(The Center Square) – Colorado’s Senate Finance Committee advanced a pair of bills on Wednesday night that combine to overhaul the state’s tax code – bills that drew criticism from business and free market groups.
Both bills advanced by a 4-3 vote. Republican Sens. Paul Lundeen, R-Monument, Ray Scott, R-Grand Junction, and Dennis Hisey, R-Fountain voted against the package.
House Bill 21-1311 would expand the Child Tax Credit by limiting several common business tax deductions. Some deductions that would get the ax include food and beverage expenses at restaurants and limits on capital gains taxes.
According to an analysis of the bill by the Legislative Council Staff, a nonpartisan arm of the General Assembly, the bill could raise as much as $57 million by fiscal year 2023.
Additionally, House Bill 21-1312 would revamp the state’s property tax code by adjusting the state’s insurance premium, property, sales and use, and severance taxes.
Two examples include phasing-out exemptions for coal plants and requiring net-back deductions for oil and gas facilities to be determined by the company’s gross income.
A fiscal note for HB21-1312 estimates it could increase state revenues by up to $145 million by next year.
Both bills are sponsored by Sens. Chris Hansen, D-Denver, and Dominick Moreno, D-Commerce City, and Reps. Mike Weissman, D-Aurora, and Emily Sirota, D-Denver.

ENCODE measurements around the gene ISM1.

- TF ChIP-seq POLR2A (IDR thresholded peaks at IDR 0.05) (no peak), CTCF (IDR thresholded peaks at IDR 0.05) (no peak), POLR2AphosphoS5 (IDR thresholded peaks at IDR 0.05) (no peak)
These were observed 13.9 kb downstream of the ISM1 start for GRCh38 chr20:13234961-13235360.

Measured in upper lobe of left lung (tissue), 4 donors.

“The pandemic has both exposed and deepened existing inequities as well as created new ones,” Moreno said in a statement. “As we recover, we can either continue business as usual, with decades-old special interest tax loopholes benefitting a handful of entrenched interests, or we can reform our tax code and uplift hardworking families, small businesses, and the most vulnerable Coloradans. The choice is clear.”
Critics argued that the plan puts the tax money in the wrong hands. Sen. Paul Lundeen, R-Monument, sympathized with the legislative intent but advocated for creating a more revenue-neutral package would put more money in the pockets of working Coloradans and not in state coffers.
“That’s one way to keep more money in the active economy rather than in the state’s savings account,” he said during the committee hearing.
Some business owners are opposed to the plan as well. Kelly Brough, CEO of the Denver Chamber of Commerce, said in a statement that the impact to corporate sales, use, and property taxes are overly burdensome on small businesses at a time when they need local support the most.
"This legislation will unnecessarily complicate Colorado state tax filings for multistate corporations, negatively impact nonprofits, restaurants and college savings and decouple Colorado from federal tax cuts intended to help small businesses,” she said in a statement.
Chris Brown, Vice President of Policy and Research at the Common Sense Institute, a free enterprise think tank, said it’s important to ask why lawmakers consider the tax increases necessary.
Earlier this week, Democrats unveiled their “plan” to spend $3.8 billion in federal stimulus dollars that Colorado would receive if the American Jobs Plan passed through Congress. However, the details of the plan were scant.
Meanwhile, an analysis of state tax revenue by Pew Trusts, a nonpartisan think tank, found that Colorado’s tax revenue has returned to its pre-pandemic levels.
“This is about a $200M net tax increase starting amidst an economic recovery with no clear reason for needing the additional state revenue,” Brown told The Center Square in an emailed statement. “State taxes have more than recovered and both state and local governments have billions of federal dollars yet to be spent.”